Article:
Friday, May 28, 2010

Review: Shadow’s Son by Jon Sprunk

Assassins in fantasy are a pretty hot thing – not quite to the same level as ‘gritty’, but still quite popular. Shadow’s Son by Jon Sprunk (Book Depository, Powell’s Books, Indiebound) fits squarely into this assassin fantasy fad and should please many SFF fans. Sprunk’s assassins do indeed kick ass, are dark, tough and conflicted, making Shadow’s Son perhaps the closest thing fantasy gets to the perfect ‘beach book’.

From the first line:

A killer stalks in the shadows
the direction of Shadow’s Son is set. Caim is an assassin, and not (quite) the sympathetic, reluctant assassin so often seen. Caim is good at what he does, well paid and enjoys his work, though not in the psychotic way of serial killer. A seemingly simple job goes bad and Caim finds himself thrust into uncharted territory. The daughter of his last target holds the key to the mystery and Caim must confront his own past to survive.

Shadow’s Son has many things going for it, but for me the greatest is probably its length, or more related to what is typical of SFF books, its lack of length. The Pyr version comes in at a mere 280 pages, and the pace reflects this. Sprunk doesn’t waste words; he gets to the point, throws the reader lots of action, and in doing so doesn’t sacrifice characterization or description. In this he doesn’t read like the debut author that he is. In fact there are occasional flashes of really brilliant writing that leave me highly anticipating more of his work.

As I indicated above, Sprunk does his characters well. Caim comes across as a cold-hearted killer, yet not so cold-hearted that the reader doesn’t immediately find himself rooting for him. Sure he is a killer, but there’s the sense that the people he’s hired to kill, aristocracy in an oppressive culture, deserve what they get. As the novel moves forward, the walls that Caim have erected slowly crumble. Caim is balanced against the spoiled socialite daughter of his last target, Josephine. At first Josephine is nothing special, but just as with Caim, it’s interesting to see her develop a backbone and become at least a tolerable maiden in distress.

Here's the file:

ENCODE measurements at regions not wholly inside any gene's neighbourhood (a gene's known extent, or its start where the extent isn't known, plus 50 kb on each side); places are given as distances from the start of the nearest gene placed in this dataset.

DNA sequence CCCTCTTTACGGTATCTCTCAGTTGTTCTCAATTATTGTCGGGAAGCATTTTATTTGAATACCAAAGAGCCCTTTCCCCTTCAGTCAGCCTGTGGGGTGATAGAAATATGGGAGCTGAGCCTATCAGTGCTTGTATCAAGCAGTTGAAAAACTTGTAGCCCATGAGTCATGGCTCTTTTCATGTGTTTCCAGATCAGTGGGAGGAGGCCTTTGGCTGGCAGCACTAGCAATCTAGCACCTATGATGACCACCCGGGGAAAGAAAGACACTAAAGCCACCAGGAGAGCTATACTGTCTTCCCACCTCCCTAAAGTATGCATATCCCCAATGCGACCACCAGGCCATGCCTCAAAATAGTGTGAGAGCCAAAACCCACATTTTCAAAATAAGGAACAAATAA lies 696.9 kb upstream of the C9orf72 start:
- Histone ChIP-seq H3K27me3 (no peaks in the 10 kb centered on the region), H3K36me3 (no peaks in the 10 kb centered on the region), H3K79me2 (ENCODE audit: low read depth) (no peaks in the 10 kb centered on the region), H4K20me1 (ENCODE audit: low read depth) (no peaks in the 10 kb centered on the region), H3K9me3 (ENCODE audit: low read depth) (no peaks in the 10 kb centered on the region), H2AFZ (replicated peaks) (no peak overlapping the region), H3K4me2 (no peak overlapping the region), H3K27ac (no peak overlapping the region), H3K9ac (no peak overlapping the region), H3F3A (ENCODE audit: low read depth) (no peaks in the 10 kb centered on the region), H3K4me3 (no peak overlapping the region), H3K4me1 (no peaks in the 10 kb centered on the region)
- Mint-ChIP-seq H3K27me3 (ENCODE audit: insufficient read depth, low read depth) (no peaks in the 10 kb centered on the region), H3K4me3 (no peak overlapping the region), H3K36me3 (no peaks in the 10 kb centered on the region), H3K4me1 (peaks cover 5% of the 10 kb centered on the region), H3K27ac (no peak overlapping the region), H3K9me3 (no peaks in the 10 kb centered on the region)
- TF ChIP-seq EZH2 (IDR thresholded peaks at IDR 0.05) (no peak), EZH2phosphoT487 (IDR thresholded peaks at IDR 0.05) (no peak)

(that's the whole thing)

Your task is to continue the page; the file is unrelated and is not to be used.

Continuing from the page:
Of course it’s Josephine that brings me to my biggest criticism of Shadow’s Son – rape. Rape is a controversial character development tool often used in fiction. Some view it as insensitive, others lazy, and still more may delve into a nice lecture on the feminist perspective of rape. The world is brutal and imagined worlds are often set up to be no less brutal. Rape is both a historical and present reality, and perhaps something not out of place in a book about a patriarchal, medieval society focusing on the underworld of assassins. But rape as it is used in Shadow’s Son has very little relevance to character development, and as such, I think it feels out of place and unnecessary. The only way I imagine giving Sprunk a pass on this one is if we get a pregnancy out of it that has some plot relevance in future books of this planned trilogy. In that case, we should discuss Sprunk’s embracing of fantasy tropes.